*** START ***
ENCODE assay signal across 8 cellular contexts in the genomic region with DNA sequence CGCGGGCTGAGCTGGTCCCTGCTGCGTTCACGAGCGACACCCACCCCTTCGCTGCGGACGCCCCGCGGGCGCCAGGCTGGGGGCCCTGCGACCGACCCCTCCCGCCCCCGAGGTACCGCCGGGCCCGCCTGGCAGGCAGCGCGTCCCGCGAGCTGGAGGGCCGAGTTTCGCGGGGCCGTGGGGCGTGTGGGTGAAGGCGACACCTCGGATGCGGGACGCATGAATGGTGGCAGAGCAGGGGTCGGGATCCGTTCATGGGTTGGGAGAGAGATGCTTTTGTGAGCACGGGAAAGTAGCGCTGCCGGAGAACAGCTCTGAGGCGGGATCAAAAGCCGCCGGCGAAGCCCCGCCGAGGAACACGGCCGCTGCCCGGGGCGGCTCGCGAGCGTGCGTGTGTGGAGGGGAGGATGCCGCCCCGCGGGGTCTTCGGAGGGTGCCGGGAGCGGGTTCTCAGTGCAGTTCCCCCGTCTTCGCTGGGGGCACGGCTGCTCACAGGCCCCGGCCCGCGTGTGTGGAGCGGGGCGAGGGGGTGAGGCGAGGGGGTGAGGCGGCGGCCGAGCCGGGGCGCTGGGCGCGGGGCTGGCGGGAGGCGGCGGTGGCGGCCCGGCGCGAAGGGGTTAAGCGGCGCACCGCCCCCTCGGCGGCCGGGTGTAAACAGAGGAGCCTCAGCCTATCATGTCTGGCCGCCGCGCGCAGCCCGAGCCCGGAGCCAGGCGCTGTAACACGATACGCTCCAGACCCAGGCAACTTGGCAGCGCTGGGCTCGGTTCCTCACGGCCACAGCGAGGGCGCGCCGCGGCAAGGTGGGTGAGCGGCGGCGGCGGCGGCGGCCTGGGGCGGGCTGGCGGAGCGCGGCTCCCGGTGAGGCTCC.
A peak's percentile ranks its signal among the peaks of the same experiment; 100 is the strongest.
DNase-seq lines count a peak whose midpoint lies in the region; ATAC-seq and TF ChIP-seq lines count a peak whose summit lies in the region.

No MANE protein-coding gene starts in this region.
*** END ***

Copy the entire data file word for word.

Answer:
ENCODE assay signal across 8 cellular contexts in the genomic region with DNA sequence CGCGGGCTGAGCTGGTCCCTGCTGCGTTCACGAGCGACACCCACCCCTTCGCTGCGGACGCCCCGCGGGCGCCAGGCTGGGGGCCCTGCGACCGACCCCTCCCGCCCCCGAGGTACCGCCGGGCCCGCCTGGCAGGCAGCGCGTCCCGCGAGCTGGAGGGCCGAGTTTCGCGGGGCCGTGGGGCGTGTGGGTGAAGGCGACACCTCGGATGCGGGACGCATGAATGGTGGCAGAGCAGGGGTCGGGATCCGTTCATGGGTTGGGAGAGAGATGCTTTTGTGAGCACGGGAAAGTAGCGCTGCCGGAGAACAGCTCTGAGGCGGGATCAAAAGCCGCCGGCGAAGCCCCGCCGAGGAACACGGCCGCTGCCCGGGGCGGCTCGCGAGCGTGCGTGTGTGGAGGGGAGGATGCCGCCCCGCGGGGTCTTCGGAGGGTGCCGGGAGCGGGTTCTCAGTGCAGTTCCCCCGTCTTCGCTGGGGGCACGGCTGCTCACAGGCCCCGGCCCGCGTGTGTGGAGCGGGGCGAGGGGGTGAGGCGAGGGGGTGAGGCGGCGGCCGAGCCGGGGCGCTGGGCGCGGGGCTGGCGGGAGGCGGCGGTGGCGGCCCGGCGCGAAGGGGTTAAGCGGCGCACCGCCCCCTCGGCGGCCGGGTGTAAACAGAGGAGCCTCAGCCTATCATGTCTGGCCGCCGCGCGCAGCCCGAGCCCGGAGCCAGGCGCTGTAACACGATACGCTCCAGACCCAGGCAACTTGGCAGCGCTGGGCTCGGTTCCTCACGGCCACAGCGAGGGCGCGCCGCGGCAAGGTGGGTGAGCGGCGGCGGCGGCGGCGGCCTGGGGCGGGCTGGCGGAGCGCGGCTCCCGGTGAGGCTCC.
A peak's percentile ranks its signal among the peaks of the same experiment; 100 is the strongest.
DNase-seq lines count a peak whose midpoint lies in the region; ATAC-seq and TF ChIP-seq lines count a peak whose summit lies in the region.

No MANE protein-coding gene starts in this region.